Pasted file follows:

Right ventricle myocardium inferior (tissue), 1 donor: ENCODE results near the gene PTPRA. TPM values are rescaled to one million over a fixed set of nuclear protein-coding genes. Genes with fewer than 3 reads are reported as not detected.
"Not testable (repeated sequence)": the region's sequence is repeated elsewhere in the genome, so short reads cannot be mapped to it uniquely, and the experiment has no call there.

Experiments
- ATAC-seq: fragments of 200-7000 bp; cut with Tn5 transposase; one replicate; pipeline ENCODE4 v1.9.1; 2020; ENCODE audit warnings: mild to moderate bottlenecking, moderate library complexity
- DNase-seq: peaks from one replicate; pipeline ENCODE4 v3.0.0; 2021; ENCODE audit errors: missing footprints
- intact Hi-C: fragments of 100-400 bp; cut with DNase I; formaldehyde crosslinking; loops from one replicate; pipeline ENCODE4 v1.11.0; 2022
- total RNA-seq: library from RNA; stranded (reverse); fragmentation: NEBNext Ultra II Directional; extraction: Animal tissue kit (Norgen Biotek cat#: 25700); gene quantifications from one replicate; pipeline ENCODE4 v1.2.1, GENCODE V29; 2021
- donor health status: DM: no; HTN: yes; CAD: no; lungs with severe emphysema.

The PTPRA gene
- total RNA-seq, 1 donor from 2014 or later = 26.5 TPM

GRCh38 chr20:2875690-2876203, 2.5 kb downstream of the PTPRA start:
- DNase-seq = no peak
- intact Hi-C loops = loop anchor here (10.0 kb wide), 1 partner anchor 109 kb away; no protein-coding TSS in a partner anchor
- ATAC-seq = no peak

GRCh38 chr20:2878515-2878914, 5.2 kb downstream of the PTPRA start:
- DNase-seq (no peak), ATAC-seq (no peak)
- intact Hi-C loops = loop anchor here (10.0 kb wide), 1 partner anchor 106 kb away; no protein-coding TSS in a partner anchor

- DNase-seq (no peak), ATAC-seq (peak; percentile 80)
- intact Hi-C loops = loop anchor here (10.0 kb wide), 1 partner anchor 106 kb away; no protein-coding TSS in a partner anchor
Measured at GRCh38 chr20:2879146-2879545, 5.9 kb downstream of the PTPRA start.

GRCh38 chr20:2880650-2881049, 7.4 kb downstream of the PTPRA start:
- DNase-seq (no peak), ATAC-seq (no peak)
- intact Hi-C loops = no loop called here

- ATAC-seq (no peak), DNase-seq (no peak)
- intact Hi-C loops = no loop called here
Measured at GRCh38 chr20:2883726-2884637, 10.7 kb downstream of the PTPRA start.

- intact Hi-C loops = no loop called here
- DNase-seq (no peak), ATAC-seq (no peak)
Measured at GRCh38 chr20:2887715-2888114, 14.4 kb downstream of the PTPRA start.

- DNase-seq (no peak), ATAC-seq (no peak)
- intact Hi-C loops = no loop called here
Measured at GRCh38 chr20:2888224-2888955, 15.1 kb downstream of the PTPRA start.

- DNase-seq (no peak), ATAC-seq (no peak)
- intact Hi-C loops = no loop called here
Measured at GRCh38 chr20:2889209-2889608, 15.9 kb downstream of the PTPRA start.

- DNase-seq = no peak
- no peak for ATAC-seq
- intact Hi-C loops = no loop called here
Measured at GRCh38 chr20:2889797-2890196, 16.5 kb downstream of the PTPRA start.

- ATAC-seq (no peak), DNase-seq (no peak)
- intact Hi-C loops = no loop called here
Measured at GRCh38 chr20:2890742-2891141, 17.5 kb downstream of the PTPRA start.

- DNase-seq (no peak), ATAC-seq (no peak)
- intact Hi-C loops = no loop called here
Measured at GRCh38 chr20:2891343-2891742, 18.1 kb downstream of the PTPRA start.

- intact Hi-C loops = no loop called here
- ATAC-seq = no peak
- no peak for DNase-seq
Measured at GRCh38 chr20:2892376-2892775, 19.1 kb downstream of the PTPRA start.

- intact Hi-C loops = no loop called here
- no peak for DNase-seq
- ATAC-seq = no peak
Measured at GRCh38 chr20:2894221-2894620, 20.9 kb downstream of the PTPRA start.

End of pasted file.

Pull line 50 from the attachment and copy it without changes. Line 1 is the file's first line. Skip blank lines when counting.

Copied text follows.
- intact Hi-C loops = no loop called here